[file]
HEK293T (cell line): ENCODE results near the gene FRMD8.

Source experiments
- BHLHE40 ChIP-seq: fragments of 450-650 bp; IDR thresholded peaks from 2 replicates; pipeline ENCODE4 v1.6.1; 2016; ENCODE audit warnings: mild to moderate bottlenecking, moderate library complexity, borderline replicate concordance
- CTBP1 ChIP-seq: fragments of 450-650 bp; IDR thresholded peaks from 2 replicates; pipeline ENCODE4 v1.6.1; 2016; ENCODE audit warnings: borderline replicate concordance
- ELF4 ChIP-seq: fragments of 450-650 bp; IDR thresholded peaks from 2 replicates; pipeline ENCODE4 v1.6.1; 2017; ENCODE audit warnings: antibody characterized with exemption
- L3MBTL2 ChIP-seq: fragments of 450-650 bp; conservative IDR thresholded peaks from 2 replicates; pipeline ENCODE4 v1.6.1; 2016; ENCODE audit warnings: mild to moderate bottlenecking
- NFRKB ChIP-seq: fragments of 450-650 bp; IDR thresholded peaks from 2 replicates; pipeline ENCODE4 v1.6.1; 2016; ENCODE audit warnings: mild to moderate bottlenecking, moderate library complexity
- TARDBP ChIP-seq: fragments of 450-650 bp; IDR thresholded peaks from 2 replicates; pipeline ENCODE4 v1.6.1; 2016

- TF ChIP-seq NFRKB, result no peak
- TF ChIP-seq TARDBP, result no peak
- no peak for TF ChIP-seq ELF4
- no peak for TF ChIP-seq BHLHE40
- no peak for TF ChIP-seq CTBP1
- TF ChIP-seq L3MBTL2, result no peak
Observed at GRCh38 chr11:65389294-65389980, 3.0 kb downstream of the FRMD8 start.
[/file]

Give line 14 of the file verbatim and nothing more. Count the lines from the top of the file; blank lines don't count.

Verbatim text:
- TF ChIP-seq L3MBTL2, result no peak